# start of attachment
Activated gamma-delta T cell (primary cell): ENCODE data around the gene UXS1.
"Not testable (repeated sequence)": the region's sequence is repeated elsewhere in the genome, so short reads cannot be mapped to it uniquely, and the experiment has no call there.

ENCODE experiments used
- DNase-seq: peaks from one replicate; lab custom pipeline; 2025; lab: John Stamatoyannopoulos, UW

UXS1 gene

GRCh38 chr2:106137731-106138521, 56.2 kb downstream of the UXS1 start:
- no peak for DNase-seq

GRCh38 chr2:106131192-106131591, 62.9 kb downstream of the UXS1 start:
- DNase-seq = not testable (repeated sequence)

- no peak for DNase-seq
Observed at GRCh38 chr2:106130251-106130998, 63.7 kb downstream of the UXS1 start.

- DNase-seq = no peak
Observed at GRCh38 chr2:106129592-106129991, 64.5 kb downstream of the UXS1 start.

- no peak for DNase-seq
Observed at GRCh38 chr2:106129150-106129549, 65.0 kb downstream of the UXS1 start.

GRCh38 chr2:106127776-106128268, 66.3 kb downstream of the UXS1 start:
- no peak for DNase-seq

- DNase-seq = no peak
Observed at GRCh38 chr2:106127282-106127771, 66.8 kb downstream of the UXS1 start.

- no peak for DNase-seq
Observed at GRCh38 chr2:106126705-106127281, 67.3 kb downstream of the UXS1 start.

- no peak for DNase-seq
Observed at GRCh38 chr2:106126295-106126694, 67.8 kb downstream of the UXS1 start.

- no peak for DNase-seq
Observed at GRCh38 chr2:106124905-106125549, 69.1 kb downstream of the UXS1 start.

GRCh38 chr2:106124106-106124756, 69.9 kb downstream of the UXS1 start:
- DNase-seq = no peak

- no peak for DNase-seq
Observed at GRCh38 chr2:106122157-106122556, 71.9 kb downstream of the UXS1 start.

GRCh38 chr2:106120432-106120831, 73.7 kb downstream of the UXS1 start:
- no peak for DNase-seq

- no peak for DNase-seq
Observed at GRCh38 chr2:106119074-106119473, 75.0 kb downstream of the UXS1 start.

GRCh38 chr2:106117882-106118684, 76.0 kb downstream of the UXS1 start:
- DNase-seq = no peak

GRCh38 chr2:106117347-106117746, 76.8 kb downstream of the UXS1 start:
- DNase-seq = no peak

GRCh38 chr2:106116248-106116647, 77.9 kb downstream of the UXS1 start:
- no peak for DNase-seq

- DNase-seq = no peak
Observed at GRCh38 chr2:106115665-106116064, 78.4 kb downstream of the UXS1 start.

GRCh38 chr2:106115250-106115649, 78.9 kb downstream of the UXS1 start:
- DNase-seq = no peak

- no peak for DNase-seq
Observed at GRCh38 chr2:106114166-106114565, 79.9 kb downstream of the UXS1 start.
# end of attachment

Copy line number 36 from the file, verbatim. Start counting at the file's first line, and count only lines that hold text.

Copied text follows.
GRCh38 chr2:106117347-106117746, 76.8 kb downstream of the UXS1 start: